For now, here’s the character sheet of Bluejay, my ghost-busting street athlete (and maybe a tiny bit of a magician). You can see her main attributes and expertises (the starred ones), all of the gear, two action cards (Scurry and Find Blind Spot) which are her special abilities granted by the background (kinship).
All of the static modifiers provided by the gear are arranged in the hex at the bottom, easy to access and apply during the game, without having to check the gear data all the time. This hex also clearly shows what kind of scenarios will be easiest for Bluejay: she’s a stealthy birb, specializing in Deceit and Investigation (I have a type). Throw her into a combat or exploration/survival situation and watch her… be at a severe disadvantage.
This is, I believe, one of the coolest parts of this system. You might have seen me talking about this on Twitter:
Imagine collaborative creation of the scenario, without GM dropping you plot hooks and trying to get you involved in the story.
Imagine using tools to create your own adventure, one that interests your party from the get-go.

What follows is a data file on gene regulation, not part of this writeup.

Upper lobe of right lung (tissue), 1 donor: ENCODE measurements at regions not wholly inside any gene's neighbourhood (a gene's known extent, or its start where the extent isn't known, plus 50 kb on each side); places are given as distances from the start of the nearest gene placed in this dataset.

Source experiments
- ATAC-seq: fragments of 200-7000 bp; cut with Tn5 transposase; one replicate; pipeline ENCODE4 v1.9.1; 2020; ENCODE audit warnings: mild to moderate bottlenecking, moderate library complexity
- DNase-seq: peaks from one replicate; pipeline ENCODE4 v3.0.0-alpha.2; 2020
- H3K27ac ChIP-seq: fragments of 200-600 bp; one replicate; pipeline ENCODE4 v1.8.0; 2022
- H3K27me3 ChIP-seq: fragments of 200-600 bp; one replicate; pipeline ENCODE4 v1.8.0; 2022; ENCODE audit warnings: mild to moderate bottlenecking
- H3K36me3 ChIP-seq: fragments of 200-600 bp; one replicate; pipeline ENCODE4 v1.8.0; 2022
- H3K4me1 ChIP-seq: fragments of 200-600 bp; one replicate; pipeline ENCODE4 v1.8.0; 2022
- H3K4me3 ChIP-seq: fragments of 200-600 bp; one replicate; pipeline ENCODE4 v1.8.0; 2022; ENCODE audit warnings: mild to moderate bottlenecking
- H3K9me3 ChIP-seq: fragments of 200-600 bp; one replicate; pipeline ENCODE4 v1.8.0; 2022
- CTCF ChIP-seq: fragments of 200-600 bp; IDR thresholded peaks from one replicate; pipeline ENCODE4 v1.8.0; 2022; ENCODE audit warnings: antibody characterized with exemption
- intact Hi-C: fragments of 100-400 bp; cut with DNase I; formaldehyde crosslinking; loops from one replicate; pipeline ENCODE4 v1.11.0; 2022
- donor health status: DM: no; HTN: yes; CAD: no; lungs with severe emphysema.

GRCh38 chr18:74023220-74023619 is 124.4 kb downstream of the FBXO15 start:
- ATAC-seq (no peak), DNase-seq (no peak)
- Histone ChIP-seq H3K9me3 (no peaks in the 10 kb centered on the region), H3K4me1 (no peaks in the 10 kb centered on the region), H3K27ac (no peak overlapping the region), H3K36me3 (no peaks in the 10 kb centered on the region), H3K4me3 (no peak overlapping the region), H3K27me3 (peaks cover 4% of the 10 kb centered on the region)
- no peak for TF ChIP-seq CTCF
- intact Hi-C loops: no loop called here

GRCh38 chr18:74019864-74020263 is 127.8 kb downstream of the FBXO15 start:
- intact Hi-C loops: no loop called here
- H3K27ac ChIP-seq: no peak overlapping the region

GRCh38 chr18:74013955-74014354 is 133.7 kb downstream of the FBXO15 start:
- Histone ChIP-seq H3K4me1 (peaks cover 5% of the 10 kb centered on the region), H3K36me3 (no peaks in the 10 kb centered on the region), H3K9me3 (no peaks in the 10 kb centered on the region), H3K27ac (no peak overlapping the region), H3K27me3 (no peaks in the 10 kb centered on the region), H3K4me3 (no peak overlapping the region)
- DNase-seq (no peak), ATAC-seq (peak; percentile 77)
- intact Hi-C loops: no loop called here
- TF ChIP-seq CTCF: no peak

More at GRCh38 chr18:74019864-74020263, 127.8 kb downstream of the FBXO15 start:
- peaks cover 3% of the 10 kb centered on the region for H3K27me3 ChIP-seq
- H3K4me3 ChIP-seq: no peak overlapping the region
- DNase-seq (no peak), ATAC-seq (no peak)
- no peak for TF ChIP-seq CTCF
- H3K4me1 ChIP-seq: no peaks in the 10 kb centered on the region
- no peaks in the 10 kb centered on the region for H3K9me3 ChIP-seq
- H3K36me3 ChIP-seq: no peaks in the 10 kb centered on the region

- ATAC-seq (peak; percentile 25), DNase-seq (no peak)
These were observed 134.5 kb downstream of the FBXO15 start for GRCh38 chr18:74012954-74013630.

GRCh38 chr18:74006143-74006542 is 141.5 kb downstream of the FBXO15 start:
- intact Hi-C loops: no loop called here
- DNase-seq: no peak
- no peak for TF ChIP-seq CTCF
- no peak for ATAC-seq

No GM required.
Last night, Group One has started the game by realizing we’re running out of cash and content for our YouTube channel. We had some good cred already, after saving a little boy from an alien abduction the last time we played, and we felt the pressure to do something that feels good, gets likes, and is generally positive for the world at large.
So we scoured the Internet for rumors in-game and generated a Scenario for ourselves through a series of rolls. We took turns rolling and spinning the story with the general party consensus.
Roll 1: Scenario Focus. We landed on Deceit, so a sneaky-shady scenario, most likely a heist. We have decided that there was a cryptid sighting in a small town, and the local rangers are rumored to have captured something exciting.
Roll 2: Scenario Type within the Focus. The dice gave us an infiltration, with the main objective of reach the finale entirely concealed, and completing its challenge without dropping concealment. This is what we call Plan A.
Roll 3: Target. We landed on a Scenario Object, which means that the Scenario will be successful if we manage to acquire a specific thing in the finale. We’ve decided it will be photos, video footage, and a piece of fur of the captured cryptid.
Roll 4: The Orchestrator. This part is optional, and you can skip it, but we wanted to know who gave us this rumor and who’s effectively the quest giver. We landed on ‘Qui Bono?’, so the orchestrator is someone who has most to gain from our success. We’ve decided it’s the local tourism board of this little town wanting to use our YT channel to attract more tourists.